PHOTOS: Portland metro braces as 'dangerous' heat dome hits
The heat is here — and it's a doozy.
Portland metro residents have drawn the curtains, bought up nearly every fan and air conditioning unit in stock and are heading toward any source of water as the sun shines mercilessly down on the region beginning Saturday, June 26 through at least Monday or Tuesday.
According to the forecast from the Tribune's news partner, KOIN 6 News, a record-setting heatwave is expected over the entire Pacific Northwest this weekend. The historical record for today — 102 degrees — has already been shattered, per the Oregonian.
The mercury will climb to at least 107 degrees today before reaching 115 degrees tomorrow and Monday — and the high won't drop into the 80s until at least Wednesday, according to the latest predictions.
"Overnight low temperatures will not fall below 70-75 degrees tonight across the metro area," said KOIN meteorologist Steve Pierce.
While experts explain it's nearly impossible to draw a direct link between localized weather and global climate change, those who study the matter are already sounding alarms bells about the historic weather. If you think this is bad, they say, just wait 'til 2030.
"Since 1975, there have been fewer than 25 days with temperatures above 100°F in Portland — that averages out to less than one day per year," said Kristy Dahl, a senior climate scientist with the Union of Concerned Scientists. "It's clear that the Eye of Sauron has turned to the Pacific Northwest."
The Oregon Health Authority has lifted all capacity limits on swimming pools, indoor malls and movie theaters in response to the heat wave — as well as on public transit and at cooling centers.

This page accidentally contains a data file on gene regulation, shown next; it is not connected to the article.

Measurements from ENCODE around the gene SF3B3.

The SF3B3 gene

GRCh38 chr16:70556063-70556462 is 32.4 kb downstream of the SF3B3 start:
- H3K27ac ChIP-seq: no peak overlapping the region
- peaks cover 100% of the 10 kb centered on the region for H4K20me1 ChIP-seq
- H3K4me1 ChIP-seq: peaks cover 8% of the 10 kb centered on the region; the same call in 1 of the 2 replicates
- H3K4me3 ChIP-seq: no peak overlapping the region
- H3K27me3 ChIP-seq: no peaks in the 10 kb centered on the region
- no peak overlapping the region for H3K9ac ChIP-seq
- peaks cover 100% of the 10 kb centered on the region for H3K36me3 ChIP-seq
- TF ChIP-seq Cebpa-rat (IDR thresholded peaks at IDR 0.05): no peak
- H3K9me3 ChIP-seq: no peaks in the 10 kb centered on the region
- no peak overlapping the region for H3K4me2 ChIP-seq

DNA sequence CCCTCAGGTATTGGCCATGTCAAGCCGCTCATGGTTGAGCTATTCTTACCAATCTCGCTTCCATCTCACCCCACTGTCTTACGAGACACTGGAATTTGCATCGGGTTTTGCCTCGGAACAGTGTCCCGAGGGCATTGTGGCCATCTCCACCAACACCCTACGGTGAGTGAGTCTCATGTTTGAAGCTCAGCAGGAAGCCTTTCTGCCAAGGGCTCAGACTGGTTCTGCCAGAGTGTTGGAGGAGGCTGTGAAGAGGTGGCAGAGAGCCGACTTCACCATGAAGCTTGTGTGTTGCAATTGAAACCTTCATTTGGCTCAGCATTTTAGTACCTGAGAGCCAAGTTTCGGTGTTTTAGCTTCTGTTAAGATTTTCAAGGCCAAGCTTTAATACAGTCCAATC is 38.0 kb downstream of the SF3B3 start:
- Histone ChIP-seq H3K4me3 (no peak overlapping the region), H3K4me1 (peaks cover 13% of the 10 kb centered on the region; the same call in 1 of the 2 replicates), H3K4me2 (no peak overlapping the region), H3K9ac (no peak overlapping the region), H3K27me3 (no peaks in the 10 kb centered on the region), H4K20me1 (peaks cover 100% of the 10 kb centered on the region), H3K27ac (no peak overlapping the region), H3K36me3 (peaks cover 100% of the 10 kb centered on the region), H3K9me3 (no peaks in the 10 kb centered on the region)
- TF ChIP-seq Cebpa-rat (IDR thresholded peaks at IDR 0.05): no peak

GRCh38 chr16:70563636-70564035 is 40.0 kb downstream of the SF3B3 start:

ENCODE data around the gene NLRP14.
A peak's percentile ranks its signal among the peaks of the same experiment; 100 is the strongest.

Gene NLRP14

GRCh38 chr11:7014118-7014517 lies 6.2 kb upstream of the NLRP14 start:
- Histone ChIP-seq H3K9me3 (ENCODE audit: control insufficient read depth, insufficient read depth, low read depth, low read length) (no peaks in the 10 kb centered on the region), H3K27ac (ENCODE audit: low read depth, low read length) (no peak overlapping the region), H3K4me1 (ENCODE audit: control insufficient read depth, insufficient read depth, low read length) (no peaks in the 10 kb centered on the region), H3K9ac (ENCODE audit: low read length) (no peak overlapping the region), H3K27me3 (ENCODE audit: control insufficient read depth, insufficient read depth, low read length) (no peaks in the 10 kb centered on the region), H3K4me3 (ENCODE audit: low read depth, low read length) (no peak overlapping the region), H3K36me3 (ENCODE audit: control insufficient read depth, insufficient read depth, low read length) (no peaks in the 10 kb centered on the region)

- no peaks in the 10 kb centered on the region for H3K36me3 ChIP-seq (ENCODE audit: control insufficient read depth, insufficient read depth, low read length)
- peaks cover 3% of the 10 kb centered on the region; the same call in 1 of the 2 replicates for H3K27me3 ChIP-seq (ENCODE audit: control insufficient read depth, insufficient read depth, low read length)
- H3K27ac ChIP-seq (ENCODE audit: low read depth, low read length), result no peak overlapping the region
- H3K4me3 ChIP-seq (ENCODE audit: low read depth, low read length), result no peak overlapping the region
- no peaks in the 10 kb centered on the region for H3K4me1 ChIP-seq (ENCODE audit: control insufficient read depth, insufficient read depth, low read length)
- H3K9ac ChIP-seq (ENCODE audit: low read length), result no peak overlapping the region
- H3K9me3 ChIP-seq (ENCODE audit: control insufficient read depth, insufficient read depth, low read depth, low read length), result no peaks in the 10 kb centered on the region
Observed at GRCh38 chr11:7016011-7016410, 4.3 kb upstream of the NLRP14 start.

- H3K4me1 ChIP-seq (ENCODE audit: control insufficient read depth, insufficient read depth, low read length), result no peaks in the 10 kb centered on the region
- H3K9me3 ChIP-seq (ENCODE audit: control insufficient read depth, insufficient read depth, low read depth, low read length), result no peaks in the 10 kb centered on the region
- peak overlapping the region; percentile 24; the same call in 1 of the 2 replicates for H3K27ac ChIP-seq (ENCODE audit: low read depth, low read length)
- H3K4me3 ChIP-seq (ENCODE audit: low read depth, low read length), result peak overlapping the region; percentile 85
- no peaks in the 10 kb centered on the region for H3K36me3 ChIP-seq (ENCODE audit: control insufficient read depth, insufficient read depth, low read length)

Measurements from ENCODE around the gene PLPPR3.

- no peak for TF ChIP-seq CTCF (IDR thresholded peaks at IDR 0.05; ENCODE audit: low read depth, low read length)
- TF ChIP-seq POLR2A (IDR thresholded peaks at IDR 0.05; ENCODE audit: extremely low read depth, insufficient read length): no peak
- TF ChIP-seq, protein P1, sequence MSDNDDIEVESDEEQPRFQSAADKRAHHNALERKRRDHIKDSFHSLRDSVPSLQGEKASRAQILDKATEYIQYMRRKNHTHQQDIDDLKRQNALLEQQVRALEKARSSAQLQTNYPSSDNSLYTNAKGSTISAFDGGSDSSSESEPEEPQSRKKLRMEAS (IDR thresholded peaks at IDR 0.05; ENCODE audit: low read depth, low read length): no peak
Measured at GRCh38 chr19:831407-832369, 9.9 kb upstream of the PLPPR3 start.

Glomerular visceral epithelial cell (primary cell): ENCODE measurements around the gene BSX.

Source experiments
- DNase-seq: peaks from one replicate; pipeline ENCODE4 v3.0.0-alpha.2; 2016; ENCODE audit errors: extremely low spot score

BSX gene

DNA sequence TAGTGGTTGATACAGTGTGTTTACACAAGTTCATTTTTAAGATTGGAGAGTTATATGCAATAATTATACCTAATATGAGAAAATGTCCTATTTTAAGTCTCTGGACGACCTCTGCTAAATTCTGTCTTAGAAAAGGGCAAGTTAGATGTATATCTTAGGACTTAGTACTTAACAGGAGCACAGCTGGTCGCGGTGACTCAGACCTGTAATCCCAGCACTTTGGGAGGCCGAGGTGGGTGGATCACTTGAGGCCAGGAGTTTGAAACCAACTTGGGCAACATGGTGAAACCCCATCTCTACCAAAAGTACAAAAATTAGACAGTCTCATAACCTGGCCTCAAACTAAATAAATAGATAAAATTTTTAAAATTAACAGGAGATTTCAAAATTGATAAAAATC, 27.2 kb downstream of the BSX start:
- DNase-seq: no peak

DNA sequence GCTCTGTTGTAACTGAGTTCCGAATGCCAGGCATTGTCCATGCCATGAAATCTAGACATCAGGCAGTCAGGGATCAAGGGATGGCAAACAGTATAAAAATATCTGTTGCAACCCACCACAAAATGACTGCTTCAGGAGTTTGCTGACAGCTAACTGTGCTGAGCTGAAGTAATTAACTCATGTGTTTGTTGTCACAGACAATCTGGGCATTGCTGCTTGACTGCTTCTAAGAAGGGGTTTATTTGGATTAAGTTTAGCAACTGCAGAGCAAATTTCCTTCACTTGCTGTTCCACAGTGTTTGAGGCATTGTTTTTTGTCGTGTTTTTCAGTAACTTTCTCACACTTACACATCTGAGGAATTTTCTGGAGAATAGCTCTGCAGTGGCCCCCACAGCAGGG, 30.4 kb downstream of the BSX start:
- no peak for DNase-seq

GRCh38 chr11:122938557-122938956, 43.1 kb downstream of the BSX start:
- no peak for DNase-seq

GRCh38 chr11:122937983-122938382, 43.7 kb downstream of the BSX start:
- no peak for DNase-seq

"Windows on buses will be open weather permitting for additional airflow," a TriMet official said. "It will take us a few days to update all the signs on our buses, trains and stations, so you may see things that are out-of-date."
• A full list of cooling shelters, including libraries and the Oregon Convention Center, in Multnomah County can be found here.
• Learn how to recognize the signs of heat stroke and other related illness here.
"Health officials say this heat wave is particularly dangerous because we don't expect it to adequately cool down at night, which increases the risk of heat-related illnesses," said Portland Mayor Ted Wheeler.
Officials with the Energy Trust of Oregon remind residents to shut their windows during the day and draw the blinds — as the air is likely hotter outside during the day, and sun rays entering the home will increase the temperature as well.
"Close windows and window coverings in hot weather during the day to keep hot air out. Open windows at night or early morning to let cool air in," the organization said in a release. "Place a fan in the window to keep air moving and help you feel cool by pulling cool air in and drawing warm air out. Try using a box or window-mounted fan on the shady side of your home to draw in cool air."
Will the power go out?
Portlanders are asked to do their part now to prvent a potential emergency that would still spinning fans and depower A.C. units.
According to KOIN, around 70% of Portlanders now own air conditioners — up from just 20% a few decades ago. Local utilies such as Portland General Electric recommend keeping those units set at a balmy 78 degrees to keep the grid functioning.
What if I don't live in Portland?
• In Canby, Denny's Restaurant at 1369 S.E. 1st Ave. and a Lutheran church at 190 S.W. 3rd Ave will be available as a cooling center, and Molalla HOPE Inc. will open as a cooling shelter as well.
• In West Linn, the Adult Community Center, at 1180 Rosemont Road will be open as a cooling center.
• In Wilsonville, the public library will provide residents a chance to cool off by extending its hours.
• The Scappoose Public Library plans to open their meeting room as a small cooling center on days when the forecast reaches 95 degrees as well.
• Tualatin's Juanita Pohl Center will open as a cooling center from Saturday through Monday.
• The city of Lake Oswego is offering two locations to escape the heat during the weekdays and on the weekend: City Hall and the public library.
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